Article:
Flowing down the Mountain: Positive Psychology in Downhill Skiing

Every winter, Cascade Academy students will participate in the skiing & snowboarding sequence. This sequence is one of the core activities our students will participate in throughout the year. It begins with 3-4 weeks of cross country skiing to build a foundation. Then, those new skills are transitioned to downhill skiing or snowboarding at Sundance Mountain Resort. This activity provides a great way to get outside during the winter, many opportunities for students to challenge themselves, and a lifelong skill that students can engage in every year to experience the many health benefits of recreation. In addition to these great benefits, what are the therapeutic reasons for engaging in skiing & snowboarding?

The core treatment approach at Cascade Academy is Exposure Response & Prevention (ERP). Skiing and snowboarding naturally introduces triggers, alarms, or anxieties to those involved. Our students will need to acknowledge this cycle and navigate these challenges in a healthy way. The more students do this, the more they are interrupting the anxiety cycle in their lives. Skiing and snowboarding also provide the framework to build self-efficacy in our students. Learning such a technical and anxiety-inducing activity is so difficult! While skiing or snowboarding, everything in your body is telling you not to fall or fail….but that is the only way to get better. As students learn the skill of getting back up after falling, they will begin to believe in themselves more and more.

With all of these benefits in mind, skiing and snowboarding is also a fantastic way to introduce the concept of positive psychology. There are many different approaches to therapy, and every approach has a time and place that it is most effective. Positive psychology is a therapeutic approach that can be used in all situations to change perspective and increase happiness in daily life. In the chart below, the “emotional baseline” in the center represents going through day-to-day life without any notable highs or lows. At this line, you are not experiencing long term anxiety or depression, but you are also not experiencing consistent and rewarding happiness. Below “emotional baseline” is where chronic anxiety and depression are found, making it difficult to function and regulate. Many treatment approaches focus on returning to “emotional baseline” and daily regulation. Positive psychology provides tools and resources for going above and beyond daily regulation, resulting in increased happiness and purpose in daily life.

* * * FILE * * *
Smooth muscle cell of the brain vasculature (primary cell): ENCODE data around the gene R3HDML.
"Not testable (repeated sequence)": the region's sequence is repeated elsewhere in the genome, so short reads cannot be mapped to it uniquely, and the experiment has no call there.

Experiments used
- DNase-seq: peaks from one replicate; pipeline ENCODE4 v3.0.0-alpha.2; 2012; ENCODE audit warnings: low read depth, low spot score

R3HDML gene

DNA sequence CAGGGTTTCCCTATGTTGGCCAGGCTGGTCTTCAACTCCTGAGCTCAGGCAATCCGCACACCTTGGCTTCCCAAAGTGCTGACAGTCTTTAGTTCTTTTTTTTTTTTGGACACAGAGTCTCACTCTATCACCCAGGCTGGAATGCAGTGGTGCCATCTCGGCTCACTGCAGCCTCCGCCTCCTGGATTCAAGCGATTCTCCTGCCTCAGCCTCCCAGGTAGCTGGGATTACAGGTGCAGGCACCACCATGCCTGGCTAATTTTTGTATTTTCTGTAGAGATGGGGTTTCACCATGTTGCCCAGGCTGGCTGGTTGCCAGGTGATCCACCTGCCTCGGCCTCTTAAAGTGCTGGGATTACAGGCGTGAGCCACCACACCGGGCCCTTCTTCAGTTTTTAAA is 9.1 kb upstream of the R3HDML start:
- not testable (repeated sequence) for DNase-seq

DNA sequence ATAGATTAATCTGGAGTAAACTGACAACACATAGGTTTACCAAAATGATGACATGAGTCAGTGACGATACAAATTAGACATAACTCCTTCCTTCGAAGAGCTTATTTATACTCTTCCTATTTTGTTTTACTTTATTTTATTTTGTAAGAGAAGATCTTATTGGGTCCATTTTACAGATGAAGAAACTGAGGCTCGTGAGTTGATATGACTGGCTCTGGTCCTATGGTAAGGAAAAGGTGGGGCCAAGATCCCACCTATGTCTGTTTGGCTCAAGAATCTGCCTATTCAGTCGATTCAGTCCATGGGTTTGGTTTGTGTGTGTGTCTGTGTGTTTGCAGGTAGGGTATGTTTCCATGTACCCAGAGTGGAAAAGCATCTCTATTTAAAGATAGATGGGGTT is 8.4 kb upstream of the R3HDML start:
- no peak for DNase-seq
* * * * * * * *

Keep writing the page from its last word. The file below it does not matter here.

In the book Flourish by Martin Seligman (2011), Seligman outlines 5 positive psychology tools that can be implemented to boost happiness in daily life. He refers to living above emotional baseline as “flourishing” in life. The acronym for these 5 tools is PERMA: Positive emotion, Engagement, Relationships, Meaning, Accomplishment. His research supports that focusing on these 5 things every day will allow someone to “flourish” in life. In our skiing & snowboarding sequence, we are focusing on the “engagement” piece of PERMA. Skiing and snowboarding are fantastic ways to experience “engagement” because the activity requires full attention to progress one’s skills.

Under the “engagement” umbrella, the skiing and snowboarding sequence is also focusing on Flow theory. Flow theory was developed in the 1970’s by a Hungarian psychologist named Mihaly Csikszentmihalyi. In Flow theory, 8 states of “engagement” are introduced, with the state of “flow” highlighted as the “optimal human experience”. In this state, time feels like it slows down yet also goes by quickly. Movements feel automatic or effortless despite the difficult challenge. This state is sometimes described as feeling “in the zone” or “zen”. Here’s a great video summarizing Flow Theory (it’s designed for students in a school environment, but the first 4-minutes give a great summary).

As students participate in skiing and snowboarding, they are discussing and experiencing the benefits of positive psychology, engagement, and Flow theory. Students are learning to change things within their control so that they can experience flow, and experience that effortless and automatic feeling of flowing down the snow on skis or a snowboard. Not only will they learn a lifelong skill, they will also learn the principles so that they can flourish in life.